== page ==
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That were not born to die.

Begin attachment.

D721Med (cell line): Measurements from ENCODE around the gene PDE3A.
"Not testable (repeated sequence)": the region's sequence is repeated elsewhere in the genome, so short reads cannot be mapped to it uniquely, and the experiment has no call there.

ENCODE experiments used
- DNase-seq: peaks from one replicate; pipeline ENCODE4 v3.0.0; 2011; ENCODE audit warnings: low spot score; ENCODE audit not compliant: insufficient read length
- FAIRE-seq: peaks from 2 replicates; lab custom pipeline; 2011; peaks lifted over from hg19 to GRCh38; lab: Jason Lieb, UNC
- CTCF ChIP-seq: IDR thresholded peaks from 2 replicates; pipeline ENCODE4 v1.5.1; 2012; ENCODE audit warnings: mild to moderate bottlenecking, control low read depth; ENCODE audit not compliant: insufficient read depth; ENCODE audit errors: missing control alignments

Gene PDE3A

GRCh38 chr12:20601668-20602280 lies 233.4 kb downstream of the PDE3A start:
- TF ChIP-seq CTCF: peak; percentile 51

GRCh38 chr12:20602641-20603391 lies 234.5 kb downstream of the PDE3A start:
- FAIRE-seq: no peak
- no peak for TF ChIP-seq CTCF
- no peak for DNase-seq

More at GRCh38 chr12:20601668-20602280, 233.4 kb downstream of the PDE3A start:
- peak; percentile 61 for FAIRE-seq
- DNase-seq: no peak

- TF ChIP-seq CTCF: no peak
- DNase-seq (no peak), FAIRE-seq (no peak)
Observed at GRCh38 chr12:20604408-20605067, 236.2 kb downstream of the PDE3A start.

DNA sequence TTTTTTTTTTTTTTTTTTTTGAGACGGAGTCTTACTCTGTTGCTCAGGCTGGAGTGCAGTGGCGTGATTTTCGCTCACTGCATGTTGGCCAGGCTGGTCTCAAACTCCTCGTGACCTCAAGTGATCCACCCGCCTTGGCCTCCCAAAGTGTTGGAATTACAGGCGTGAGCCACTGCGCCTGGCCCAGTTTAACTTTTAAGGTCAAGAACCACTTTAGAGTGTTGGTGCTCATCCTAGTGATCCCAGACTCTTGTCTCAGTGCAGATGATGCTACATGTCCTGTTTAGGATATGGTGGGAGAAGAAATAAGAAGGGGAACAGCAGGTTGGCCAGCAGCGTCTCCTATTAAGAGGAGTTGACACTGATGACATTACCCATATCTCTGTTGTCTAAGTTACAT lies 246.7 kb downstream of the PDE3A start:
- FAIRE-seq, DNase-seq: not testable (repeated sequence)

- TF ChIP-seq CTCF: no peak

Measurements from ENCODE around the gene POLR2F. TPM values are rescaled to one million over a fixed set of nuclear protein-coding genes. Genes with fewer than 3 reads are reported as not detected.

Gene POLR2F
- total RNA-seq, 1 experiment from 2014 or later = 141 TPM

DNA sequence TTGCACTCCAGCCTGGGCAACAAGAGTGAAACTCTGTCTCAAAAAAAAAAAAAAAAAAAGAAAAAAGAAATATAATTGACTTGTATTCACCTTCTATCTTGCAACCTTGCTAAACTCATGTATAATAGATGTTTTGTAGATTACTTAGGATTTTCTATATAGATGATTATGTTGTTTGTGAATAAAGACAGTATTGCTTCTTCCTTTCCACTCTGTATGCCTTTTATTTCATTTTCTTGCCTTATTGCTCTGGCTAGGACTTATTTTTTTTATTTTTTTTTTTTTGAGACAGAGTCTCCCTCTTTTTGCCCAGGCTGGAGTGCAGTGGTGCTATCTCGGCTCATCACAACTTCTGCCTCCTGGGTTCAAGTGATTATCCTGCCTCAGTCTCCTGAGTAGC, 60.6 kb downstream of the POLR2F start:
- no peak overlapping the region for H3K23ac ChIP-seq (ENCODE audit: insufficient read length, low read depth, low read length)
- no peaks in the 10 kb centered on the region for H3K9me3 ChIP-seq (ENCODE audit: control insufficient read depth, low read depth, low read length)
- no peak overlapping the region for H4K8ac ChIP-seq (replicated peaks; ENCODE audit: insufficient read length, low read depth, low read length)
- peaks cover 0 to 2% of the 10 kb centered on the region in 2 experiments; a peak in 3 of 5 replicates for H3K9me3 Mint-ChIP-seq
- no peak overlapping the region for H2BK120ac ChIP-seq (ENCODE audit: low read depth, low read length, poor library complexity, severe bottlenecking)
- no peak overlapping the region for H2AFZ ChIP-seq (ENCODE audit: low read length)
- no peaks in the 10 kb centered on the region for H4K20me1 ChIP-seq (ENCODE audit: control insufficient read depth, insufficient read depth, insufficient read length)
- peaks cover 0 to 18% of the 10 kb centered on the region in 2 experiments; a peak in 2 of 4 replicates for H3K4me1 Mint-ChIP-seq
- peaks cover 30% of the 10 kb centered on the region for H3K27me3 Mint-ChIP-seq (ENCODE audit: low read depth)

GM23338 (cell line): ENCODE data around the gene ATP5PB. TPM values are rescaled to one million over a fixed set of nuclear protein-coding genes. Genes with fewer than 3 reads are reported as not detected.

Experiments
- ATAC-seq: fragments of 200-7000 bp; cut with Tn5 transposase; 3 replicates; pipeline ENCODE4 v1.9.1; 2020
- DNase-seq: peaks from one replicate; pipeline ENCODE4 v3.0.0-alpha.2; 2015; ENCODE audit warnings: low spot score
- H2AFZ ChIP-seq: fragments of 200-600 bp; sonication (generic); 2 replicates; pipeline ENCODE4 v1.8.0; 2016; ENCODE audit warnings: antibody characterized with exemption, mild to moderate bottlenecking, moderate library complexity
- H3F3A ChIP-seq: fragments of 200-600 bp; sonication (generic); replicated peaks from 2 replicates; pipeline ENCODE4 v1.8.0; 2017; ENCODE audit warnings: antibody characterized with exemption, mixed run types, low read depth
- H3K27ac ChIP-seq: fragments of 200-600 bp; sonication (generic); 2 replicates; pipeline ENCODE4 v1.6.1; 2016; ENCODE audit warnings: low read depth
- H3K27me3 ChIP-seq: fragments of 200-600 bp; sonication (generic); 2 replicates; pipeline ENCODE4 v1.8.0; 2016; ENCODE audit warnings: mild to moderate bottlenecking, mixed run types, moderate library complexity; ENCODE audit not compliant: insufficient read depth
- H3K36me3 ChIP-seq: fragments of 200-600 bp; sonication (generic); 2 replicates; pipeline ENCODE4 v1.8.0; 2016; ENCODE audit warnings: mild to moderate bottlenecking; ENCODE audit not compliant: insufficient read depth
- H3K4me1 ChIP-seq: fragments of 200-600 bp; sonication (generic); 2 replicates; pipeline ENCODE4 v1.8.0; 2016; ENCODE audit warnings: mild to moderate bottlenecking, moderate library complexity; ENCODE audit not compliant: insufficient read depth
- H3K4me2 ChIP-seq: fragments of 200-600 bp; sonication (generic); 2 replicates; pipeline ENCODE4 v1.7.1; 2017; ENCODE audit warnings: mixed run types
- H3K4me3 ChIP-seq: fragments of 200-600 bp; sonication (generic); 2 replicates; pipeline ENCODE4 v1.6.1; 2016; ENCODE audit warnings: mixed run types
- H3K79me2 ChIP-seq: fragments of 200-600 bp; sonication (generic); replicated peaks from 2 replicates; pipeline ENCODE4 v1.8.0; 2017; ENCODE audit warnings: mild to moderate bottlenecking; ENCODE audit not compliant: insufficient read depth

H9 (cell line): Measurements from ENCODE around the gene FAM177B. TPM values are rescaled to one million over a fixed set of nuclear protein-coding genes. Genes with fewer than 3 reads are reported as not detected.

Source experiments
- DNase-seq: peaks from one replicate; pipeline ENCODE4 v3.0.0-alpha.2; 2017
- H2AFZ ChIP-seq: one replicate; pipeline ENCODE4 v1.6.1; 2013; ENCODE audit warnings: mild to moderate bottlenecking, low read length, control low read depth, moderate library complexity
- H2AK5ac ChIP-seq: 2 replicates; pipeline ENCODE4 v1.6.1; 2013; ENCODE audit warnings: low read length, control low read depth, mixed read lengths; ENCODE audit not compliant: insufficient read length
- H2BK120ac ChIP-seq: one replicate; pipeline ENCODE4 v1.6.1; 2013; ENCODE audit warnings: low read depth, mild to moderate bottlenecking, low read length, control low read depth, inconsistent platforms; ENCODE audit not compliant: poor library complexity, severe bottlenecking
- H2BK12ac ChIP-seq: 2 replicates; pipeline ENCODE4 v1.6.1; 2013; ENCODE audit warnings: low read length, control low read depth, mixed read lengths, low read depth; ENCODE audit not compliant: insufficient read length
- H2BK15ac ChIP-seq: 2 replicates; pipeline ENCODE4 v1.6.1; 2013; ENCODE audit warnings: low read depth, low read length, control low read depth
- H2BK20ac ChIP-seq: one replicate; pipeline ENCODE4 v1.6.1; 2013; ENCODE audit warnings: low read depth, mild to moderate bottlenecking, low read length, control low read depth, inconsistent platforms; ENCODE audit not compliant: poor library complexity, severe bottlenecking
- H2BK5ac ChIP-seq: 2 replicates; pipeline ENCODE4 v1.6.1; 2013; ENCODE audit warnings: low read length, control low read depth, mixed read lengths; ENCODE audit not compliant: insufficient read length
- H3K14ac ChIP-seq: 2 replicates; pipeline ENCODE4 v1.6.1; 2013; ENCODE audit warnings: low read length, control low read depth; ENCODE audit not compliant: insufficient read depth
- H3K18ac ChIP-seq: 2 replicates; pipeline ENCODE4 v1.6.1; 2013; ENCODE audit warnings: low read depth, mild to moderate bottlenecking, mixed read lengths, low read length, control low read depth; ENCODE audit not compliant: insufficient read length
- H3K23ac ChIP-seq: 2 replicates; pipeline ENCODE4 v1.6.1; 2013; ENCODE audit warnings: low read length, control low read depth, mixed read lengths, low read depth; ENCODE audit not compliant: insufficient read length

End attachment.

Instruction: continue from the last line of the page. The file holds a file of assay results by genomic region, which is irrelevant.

In the brightness of a well-earned distinction, they have been sealed to an immortality of fame. With those of Wellington, of Marlborough, of Hampden and of Washington, the names of Lee and of Jackson will be forever honorably associated on the roll of the military worthies who have illustrated the public virtue and genius of the Anglo-Saxon race. And as future generations shall look back through the vista of American glory on the field, among the conspicuous forms that shall pass in view shall be those of our own gallant leaders. There, at the head of their dashing columns, shall float, as of yore, the plumes of Ashby and Stuart; and there shall be seen Pickett and Hill, with outstretched arms, pointing their lines onward to victory or to death. As regards, also, the great conflicts of arms that illustrated the skill of our leaders and tried the valor of our troops, we need harbor no apprehensions that the muse of history will not in coming years accord to them adequate justice. It may, indeed, be said of the men who followed Lee and Jackson in these heroic struggles, that the light of their camp fires has cast its reflection, and the thunder of their guns sent its echoes, over the civilized world. Appreciative historians, using other languages than our own, have written for distant people the story of our marches, our sufferings, our endurance
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